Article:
Woodlands Academy names new head of school

  • Dawn Nichols, who becomes Woodlands Academy's head of school at the start of the next term, visited the Lake Forest all-girls college-prep high school April 16. She met with students, administrators, faculty and staff during the day.

    Dawn Nichols, who becomes Woodlands Academy's head of school at the start of the next term, visited the Lake Forest all-girls college-prep high school April 16. She met with students, administrators, faculty and staff during the day. Courtesy of Woodlands Academy

Updated 4/26/2021 12:19 PM

The board of trustees at Woodlands Academy of the Sacred Heart in Lake Forest has voted to appoint Dawn Nichols, Ed.D., the next head of school, effective July 1.

"Dr. Nichols is a highly successful educational leader who has worked in public, independent and Catholic schools," board Chair Mary Clare Pollard White said.


"Additionally, Dr. Nichols has a very special connection to Woodlands. In 2014, she chaired the visiting committee for the school's ISACS (Independent Schools Association of the Central States) accreditation. Our school and the mission of Sacred Heart left a positive lasting impression on her, and she developed a genuine affection for Woodlands."

Associate Head Christine Schmidt worked with Nichols on the school's 2014 accreditation.

"I found her to be an astute, dedicated and talented leader," Schmidt said. "The report she and her team put together was foundational for many of the improvements we made in the subsequent seven years. I am thrilled she will be leading us into Woodlands Academy's next chapter."

According to White, Nichols has accepted the position for a one-year term.

"Due to factors such as COVID-19 impacting our search, we chose to select a seasoned leader who could move the school forward within a shorter time frame than a traditional appointment," White said.

Board members are confident the next school year will be one of activity, during which Woodlands Academy will continue and accelerate the progress it has achieved in recent years. Meanwhile, the Search Committee will continue its activities regarding Nichols' successor.

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Since 2016, Nichols has been head of school at St. Michael's Catholic Academy, a coeducational high school in Austin, Texas. During that time, she improved the school's relationship with the diocese of Austin, stabilized enrollment and launched a successful capital campaign.

Previously, she was head of school for 16 years at Visitation School in Mendota Heights, Minnesota, an independent, Catholic, all-girls school with students in grades 6-12. There, she strengthened enrollment, was deeply involved in two successful capital campaigns, and dramatically increased the school's endowment to more than $20 million.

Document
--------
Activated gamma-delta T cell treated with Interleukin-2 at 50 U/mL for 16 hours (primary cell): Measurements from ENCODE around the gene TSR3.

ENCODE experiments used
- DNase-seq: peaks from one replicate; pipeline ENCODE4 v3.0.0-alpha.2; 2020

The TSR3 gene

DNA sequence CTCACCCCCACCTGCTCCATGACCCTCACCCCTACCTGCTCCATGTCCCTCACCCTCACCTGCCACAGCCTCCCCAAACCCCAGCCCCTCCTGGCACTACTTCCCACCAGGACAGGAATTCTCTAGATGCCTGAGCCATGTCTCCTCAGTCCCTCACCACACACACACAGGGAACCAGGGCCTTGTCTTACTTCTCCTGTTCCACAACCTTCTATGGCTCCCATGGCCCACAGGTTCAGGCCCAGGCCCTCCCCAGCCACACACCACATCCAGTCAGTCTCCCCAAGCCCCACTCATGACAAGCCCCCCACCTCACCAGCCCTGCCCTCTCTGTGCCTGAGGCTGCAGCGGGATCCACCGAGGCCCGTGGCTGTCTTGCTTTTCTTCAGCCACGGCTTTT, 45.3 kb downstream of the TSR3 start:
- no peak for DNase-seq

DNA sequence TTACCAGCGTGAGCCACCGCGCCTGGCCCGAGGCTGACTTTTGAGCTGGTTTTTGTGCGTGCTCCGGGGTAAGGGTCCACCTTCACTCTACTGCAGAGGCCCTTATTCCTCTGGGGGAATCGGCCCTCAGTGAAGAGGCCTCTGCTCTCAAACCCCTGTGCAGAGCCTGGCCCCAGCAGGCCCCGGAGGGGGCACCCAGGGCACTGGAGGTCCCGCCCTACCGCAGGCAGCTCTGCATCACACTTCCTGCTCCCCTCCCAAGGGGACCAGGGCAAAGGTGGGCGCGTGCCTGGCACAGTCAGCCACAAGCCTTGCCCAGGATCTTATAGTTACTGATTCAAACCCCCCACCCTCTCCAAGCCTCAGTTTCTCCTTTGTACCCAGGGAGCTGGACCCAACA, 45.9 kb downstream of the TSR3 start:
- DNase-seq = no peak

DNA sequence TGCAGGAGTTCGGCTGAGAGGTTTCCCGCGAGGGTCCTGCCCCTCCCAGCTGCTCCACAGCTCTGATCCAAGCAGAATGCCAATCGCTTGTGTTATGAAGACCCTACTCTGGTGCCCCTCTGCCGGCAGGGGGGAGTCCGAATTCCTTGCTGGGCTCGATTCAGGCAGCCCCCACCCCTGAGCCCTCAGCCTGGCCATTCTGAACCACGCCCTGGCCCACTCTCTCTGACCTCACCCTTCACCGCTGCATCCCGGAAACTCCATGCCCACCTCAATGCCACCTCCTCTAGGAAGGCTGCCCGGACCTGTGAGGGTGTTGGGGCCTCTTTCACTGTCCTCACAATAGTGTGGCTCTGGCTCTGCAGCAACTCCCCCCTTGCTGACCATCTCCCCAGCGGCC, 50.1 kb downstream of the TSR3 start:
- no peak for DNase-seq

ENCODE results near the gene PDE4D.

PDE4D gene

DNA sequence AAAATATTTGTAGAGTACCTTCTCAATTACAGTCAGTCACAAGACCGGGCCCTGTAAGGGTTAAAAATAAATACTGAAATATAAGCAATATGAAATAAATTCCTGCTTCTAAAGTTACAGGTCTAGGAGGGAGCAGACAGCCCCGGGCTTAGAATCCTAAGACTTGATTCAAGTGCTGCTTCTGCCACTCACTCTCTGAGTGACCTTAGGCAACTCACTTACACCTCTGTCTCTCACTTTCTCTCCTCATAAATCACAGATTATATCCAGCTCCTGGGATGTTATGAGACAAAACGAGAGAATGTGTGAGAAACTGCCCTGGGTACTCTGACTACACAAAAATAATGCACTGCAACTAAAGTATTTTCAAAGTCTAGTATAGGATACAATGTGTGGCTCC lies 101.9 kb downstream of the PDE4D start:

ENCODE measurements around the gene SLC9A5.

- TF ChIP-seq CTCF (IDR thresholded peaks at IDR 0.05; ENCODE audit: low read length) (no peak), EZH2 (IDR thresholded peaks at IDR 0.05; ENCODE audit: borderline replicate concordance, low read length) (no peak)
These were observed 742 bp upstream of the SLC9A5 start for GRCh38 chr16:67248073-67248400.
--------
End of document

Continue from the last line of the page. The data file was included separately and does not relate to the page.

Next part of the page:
For several years, Nichols chaired the board of trustees for ISACS, the premier accrediting body for schools in the Midwest.

"I am thrilled to join the Woodlands Academy of the Sacred Heart community -- one I know to be vibrant, dynamic and warm," Nichols said. "The education the school provides to its students is exemplary, and I look forward to diving in and supporting the great work of the faculty and staff, administration, and board of trustees, all on behalf of the students."

Nichols will succeed Meg Steele, who has served as Woodlands Academy's head of school since 2015 and is leaving at the end of the current term to become head of schools at Sacred Heart Schools on Sheridan Road.


Steele had previously spent 18 years at the Chicago prekindergarten to eighth-grade schools, beginning as a teacher. She soon transitioned into various leadership positions before becoming head of primary school in 2004.

"This decision was a bittersweet one," Steele said. "I have loved my years at Woodlands Academy and am simultaneously thrilled to return to Sheridan Road, which also will allow me to meet increased family obligations."

Looking back, Steele said she is proud to have overseen a period of much growth and development at Woodlands Academy.

"We have successfully implemented student-centered policies, including, but not limited to, a schedule adjustment and numerous curricular innovations.

"Additionally, we have further defined our spot in the marketplace as a place where girls go to be empowered to change the world. This role has stretched and humbled me in ways I could never have imagined, but I know I hand over a school poised for growth across the board," Steele said.

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